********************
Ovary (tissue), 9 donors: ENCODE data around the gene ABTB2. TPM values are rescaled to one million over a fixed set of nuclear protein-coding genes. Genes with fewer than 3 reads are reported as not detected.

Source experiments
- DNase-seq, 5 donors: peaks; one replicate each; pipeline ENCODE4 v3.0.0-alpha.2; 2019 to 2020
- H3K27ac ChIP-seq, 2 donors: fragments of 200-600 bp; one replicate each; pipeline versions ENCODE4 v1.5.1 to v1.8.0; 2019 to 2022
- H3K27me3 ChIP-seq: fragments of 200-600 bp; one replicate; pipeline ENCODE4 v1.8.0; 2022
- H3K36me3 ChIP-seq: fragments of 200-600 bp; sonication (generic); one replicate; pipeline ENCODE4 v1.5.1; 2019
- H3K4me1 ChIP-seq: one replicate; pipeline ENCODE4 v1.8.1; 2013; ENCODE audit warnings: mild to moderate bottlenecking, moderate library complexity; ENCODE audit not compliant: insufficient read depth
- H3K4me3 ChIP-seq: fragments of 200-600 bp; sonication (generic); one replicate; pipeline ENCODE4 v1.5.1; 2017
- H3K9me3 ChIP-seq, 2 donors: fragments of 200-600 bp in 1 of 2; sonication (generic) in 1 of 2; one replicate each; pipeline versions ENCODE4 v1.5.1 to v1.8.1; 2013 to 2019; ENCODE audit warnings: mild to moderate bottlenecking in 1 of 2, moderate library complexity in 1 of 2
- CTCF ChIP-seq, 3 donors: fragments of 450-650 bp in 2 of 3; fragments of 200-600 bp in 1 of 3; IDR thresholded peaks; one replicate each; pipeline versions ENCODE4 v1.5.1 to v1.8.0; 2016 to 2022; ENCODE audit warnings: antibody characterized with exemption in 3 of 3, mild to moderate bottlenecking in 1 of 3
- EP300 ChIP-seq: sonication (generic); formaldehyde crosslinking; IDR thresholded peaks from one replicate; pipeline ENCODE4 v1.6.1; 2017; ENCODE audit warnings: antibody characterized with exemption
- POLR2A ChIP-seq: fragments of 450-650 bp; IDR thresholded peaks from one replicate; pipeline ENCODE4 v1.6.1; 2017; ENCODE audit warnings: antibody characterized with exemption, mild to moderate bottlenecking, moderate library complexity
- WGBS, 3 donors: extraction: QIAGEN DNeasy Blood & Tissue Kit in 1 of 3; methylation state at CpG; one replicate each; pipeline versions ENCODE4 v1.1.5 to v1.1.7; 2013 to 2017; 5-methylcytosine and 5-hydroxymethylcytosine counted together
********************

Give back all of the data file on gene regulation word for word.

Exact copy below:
Ovary (tissue), 9 donors: ENCODE data around the gene ABTB2. TPM values are rescaled to one million over a fixed set of nuclear protein-coding genes. Genes with fewer than 3 reads are reported as not detected.

Source experiments
- DNase-seq, 5 donors: peaks; one replicate each; pipeline ENCODE4 v3.0.0-alpha.2; 2019 to 2020
- H3K27ac ChIP-seq, 2 donors: fragments of 200-600 bp; one replicate each; pipeline versions ENCODE4 v1.5.1 to v1.8.0; 2019 to 2022
- H3K27me3 ChIP-seq: fragments of 200-600 bp; one replicate; pipeline ENCODE4 v1.8.0; 2022
- H3K36me3 ChIP-seq: fragments of 200-600 bp; sonication (generic); one replicate; pipeline ENCODE4 v1.5.1; 2019
- H3K4me1 ChIP-seq: one replicate; pipeline ENCODE4 v1.8.1; 2013; ENCODE audit warnings: mild to moderate bottlenecking, moderate library complexity; ENCODE audit not compliant: insufficient read depth
- H3K4me3 ChIP-seq: fragments of 200-600 bp; sonication (generic); one replicate; pipeline ENCODE4 v1.5.1; 2017
- H3K9me3 ChIP-seq, 2 donors: fragments of 200-600 bp in 1 of 2; sonication (generic) in 1 of 2; one replicate each; pipeline versions ENCODE4 v1.5.1 to v1.8.1; 2013 to 2019; ENCODE audit warnings: mild to moderate bottlenecking in 1 of 2, moderate library complexity in 1 of 2
- CTCF ChIP-seq, 3 donors: fragments of 450-650 bp in 2 of 3; fragments of 200-600 bp in 1 of 3; IDR thresholded peaks; one replicate each; pipeline versions ENCODE4 v1.5.1 to v1.8.0; 2016 to 2022; ENCODE audit warnings: antibody characterized with exemption in 3 of 3, mild to moderate bottlenecking in 1 of 3
- EP300 ChIP-seq: sonication (generic); formaldehyde crosslinking; IDR thresholded peaks from one replicate; pipeline ENCODE4 v1.6.1; 2017; ENCODE audit warnings: antibody characterized with exemption
- POLR2A ChIP-seq: fragments of 450-650 bp; IDR thresholded peaks from one replicate; pipeline ENCODE4 v1.6.1; 2017; ENCODE audit warnings: antibody characterized with exemption, mild to moderate bottlenecking, moderate library complexity
- WGBS, 3 donors: extraction: QIAGEN DNeasy Blood & Tissue Kit in 1 of 3; methylation state at CpG; one replicate each; pipeline versions ENCODE4 v1.1.5 to v1.1.7; 2013 to 2017; 5-methylcytosine and 5-hydroxymethylcytosine counted together